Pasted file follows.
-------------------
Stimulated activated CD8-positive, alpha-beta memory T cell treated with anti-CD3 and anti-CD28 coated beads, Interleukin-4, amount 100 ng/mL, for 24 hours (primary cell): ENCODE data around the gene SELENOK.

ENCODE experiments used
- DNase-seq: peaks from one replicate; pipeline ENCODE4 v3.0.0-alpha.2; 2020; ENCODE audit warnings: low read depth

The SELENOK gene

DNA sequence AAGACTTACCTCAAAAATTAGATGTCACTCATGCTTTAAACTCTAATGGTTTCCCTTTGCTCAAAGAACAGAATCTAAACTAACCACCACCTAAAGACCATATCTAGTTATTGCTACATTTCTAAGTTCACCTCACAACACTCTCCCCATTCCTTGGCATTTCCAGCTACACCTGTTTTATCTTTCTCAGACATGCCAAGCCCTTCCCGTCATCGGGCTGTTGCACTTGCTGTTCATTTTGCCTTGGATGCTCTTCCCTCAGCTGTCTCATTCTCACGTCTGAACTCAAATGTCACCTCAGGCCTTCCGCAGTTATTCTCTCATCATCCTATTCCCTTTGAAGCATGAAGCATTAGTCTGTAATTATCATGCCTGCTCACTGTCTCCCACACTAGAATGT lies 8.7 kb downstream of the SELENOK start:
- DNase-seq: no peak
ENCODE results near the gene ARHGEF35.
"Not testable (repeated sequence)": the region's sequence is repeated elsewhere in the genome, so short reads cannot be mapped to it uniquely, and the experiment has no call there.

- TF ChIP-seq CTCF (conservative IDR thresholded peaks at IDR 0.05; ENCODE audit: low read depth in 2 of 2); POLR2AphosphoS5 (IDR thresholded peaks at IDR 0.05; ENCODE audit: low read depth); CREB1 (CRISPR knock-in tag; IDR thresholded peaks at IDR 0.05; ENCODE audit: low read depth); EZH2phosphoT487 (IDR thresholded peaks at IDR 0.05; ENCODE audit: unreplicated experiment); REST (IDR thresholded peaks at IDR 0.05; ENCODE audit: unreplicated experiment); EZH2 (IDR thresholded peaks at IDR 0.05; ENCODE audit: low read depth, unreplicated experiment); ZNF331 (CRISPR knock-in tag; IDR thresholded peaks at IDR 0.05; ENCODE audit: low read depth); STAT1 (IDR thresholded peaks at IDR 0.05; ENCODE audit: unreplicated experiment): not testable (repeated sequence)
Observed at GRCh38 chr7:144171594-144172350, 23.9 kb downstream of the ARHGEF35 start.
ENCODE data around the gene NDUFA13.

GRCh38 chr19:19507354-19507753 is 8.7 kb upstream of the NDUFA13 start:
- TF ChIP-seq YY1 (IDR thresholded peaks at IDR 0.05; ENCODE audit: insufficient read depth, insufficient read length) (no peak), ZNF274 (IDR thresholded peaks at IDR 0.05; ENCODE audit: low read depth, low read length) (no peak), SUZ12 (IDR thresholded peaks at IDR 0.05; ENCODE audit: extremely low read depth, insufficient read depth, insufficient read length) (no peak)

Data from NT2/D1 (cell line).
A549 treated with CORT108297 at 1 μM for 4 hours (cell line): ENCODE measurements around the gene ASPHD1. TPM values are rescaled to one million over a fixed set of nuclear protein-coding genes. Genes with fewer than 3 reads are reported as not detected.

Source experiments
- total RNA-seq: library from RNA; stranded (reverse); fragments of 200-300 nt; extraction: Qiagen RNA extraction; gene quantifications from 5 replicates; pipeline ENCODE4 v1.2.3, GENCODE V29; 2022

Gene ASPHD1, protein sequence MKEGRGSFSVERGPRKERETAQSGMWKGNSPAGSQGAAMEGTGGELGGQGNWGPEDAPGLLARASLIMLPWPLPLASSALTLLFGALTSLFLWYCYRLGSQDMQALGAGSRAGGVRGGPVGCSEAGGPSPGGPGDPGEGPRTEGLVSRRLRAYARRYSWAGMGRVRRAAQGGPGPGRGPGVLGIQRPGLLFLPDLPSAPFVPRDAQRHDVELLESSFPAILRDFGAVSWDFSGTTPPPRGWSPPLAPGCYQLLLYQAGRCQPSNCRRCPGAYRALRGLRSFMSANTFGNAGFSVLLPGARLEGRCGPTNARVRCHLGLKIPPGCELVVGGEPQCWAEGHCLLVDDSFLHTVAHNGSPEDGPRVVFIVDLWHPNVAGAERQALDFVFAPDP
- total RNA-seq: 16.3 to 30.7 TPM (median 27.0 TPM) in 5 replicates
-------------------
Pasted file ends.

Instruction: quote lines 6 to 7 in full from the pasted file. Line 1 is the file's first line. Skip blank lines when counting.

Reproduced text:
- DNase-seq: no peak
ENCODE results near the gene ARHGEF35.